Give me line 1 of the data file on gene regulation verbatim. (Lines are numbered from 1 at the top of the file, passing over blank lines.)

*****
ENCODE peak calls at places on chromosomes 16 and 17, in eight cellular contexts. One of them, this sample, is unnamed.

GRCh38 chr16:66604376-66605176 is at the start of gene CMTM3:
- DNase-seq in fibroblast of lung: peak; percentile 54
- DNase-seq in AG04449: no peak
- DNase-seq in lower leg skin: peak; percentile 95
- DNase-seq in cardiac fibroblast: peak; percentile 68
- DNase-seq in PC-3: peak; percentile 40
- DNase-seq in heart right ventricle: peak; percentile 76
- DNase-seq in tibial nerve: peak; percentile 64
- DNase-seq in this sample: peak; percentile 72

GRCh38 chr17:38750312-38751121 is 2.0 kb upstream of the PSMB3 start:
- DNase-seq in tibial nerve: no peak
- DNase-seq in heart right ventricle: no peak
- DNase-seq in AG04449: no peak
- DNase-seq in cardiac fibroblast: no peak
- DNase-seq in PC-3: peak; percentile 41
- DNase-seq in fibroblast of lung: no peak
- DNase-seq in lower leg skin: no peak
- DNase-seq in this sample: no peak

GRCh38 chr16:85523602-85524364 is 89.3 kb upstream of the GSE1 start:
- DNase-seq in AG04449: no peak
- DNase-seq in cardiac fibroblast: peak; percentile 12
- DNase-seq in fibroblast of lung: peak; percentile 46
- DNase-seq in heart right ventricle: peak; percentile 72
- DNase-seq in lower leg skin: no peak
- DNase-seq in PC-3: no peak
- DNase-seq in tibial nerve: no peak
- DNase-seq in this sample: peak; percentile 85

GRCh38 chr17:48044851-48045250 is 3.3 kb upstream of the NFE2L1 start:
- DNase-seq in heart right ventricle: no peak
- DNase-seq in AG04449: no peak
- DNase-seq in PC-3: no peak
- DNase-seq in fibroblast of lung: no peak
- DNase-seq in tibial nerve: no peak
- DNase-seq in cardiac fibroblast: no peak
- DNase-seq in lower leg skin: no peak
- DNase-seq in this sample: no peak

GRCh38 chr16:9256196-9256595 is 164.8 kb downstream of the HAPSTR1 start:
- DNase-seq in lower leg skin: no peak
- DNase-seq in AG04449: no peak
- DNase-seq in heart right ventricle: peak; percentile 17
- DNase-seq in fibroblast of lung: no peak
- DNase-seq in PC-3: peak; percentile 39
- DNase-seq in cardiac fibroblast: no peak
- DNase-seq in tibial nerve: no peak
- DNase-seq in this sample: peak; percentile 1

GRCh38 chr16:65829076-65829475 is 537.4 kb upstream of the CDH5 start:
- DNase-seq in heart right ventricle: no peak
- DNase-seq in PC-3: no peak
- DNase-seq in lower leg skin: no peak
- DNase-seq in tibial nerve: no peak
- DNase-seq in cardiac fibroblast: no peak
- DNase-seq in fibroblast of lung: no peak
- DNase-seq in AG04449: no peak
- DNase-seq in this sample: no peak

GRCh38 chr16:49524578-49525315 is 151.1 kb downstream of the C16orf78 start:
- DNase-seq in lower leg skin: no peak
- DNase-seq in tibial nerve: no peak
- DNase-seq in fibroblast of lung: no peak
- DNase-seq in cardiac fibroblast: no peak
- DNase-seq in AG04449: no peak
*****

ENCODE peak calls at places on chromosomes 16 and 17, in eight cellular contexts. One of them, this sample, is unnamed.